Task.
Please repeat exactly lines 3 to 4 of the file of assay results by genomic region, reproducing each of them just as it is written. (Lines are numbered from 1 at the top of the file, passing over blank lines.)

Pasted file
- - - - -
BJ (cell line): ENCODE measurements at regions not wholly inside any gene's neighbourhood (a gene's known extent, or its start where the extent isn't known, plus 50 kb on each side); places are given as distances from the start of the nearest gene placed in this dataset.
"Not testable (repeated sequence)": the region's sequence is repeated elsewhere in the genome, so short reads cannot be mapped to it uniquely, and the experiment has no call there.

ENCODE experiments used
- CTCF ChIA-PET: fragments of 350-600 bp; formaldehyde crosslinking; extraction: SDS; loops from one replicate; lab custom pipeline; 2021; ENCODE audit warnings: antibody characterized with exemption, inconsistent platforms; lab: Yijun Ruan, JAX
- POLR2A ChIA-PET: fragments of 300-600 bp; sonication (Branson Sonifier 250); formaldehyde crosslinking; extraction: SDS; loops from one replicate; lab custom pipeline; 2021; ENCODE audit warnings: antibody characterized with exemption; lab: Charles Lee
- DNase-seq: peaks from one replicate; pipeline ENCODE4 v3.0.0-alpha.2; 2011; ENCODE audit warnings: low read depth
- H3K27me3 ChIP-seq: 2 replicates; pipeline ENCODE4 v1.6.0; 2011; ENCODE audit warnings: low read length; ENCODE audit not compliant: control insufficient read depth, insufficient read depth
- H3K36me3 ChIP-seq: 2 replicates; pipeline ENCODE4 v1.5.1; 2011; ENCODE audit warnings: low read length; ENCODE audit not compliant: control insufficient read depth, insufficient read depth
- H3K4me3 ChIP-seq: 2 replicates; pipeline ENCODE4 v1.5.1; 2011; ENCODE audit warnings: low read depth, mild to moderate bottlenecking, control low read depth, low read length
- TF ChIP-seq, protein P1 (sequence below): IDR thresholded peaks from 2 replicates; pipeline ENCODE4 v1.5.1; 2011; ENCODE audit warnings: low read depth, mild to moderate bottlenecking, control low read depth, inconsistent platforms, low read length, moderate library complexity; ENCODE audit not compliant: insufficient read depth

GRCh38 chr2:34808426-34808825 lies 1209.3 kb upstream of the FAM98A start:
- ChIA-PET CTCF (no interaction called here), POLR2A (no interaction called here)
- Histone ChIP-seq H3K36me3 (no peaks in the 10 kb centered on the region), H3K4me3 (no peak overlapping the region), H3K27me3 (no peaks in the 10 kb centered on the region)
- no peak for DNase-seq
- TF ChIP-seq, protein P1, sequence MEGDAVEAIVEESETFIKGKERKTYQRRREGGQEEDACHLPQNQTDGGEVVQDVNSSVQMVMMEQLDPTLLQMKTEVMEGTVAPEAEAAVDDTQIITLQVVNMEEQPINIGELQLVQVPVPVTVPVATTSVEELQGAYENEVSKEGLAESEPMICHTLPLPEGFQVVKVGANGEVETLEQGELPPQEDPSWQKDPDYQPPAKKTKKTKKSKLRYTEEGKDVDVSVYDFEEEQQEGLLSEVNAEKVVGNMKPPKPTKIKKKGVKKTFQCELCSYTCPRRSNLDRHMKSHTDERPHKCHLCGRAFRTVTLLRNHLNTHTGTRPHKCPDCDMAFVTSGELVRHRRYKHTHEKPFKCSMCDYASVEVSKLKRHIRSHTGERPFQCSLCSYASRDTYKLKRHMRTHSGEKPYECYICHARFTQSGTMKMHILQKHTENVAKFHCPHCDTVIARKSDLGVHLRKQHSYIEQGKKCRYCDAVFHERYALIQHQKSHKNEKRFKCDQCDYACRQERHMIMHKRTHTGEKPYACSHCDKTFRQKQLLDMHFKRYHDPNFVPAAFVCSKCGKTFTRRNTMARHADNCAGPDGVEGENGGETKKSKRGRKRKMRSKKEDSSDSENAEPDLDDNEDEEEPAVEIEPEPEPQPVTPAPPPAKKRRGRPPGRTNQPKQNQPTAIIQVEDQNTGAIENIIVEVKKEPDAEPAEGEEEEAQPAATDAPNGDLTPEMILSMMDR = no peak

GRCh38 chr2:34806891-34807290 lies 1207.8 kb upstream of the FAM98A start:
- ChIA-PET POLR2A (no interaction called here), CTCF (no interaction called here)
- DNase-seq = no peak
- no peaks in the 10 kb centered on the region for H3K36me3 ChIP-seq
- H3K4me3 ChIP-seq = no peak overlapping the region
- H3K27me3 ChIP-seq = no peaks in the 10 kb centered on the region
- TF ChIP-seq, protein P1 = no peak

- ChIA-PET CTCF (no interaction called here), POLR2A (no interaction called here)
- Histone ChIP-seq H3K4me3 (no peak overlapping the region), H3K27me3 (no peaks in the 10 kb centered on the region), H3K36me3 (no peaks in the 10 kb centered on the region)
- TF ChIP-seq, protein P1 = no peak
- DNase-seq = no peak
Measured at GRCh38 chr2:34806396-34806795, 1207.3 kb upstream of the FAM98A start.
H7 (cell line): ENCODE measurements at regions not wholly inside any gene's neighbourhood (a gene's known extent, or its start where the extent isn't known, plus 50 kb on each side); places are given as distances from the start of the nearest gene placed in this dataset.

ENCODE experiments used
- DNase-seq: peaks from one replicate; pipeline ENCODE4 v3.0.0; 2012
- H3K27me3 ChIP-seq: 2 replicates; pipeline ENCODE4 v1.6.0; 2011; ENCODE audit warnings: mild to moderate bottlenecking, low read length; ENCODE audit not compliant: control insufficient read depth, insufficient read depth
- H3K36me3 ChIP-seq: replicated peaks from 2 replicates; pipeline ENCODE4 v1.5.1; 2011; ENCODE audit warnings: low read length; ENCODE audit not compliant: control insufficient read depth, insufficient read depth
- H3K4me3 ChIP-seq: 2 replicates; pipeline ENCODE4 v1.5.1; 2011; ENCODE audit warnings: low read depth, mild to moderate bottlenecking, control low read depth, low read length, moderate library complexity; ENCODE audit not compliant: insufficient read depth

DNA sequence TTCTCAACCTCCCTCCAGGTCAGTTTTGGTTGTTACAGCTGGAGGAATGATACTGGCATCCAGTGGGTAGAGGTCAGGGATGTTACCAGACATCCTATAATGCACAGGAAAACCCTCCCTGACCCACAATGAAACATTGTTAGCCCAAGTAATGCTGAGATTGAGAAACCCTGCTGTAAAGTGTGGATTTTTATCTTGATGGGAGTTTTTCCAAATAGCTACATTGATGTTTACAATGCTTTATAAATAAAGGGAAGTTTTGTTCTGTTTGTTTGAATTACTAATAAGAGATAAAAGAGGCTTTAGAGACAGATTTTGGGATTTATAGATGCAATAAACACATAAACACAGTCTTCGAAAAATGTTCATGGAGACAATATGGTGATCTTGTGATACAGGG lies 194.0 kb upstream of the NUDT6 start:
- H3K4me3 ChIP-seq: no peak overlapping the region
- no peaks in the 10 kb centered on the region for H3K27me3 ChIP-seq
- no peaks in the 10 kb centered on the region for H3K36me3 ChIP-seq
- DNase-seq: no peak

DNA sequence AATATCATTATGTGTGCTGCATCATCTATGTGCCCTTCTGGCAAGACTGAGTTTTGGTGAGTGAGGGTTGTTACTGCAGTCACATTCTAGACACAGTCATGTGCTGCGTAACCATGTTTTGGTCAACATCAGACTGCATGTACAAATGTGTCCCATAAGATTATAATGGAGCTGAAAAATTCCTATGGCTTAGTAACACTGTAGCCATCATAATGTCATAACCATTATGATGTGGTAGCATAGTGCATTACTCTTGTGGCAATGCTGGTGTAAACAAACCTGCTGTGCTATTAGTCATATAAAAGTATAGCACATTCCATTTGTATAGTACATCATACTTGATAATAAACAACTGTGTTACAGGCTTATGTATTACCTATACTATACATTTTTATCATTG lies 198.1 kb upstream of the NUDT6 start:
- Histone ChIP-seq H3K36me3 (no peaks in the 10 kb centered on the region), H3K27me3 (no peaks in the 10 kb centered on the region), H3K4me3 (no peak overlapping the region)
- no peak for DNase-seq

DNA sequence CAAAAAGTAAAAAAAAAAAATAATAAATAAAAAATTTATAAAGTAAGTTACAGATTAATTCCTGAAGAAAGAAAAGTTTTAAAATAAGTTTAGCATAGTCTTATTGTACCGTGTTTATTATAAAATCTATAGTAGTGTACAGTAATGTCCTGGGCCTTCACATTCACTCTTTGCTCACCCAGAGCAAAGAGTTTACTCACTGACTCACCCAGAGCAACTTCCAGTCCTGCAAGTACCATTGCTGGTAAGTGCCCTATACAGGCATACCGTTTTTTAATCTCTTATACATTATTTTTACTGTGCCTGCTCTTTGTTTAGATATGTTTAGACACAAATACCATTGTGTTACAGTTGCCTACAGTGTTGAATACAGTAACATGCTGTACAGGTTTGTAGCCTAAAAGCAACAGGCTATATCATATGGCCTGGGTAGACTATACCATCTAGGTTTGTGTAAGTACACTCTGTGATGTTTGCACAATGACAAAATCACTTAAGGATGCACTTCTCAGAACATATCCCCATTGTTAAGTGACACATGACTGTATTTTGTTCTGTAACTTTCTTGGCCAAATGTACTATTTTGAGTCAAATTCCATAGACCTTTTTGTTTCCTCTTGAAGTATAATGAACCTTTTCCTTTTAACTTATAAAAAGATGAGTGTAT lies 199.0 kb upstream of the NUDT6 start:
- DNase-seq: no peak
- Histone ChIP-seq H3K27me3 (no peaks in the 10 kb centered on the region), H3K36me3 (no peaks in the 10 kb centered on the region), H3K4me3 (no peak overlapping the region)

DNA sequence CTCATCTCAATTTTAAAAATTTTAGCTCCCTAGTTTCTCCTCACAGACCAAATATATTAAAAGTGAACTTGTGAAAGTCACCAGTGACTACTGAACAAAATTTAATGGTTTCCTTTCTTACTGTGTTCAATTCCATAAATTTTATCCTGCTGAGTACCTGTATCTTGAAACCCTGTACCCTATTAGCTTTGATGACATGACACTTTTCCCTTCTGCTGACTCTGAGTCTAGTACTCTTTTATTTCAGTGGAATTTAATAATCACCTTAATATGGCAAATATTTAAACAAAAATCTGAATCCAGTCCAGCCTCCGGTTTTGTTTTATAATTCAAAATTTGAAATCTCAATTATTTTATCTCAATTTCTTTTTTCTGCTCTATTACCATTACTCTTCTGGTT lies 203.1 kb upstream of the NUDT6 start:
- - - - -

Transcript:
ENCODE experiments used
- CTCF ChIA-PET: fragments of 350-600 bp; formaldehyde crosslinking; extraction: SDS; loops from one replicate; lab custom pipeline; 2021; ENCODE audit warnings: antibody characterized with exemption, inconsistent platforms; lab: Yijun Ruan, JAX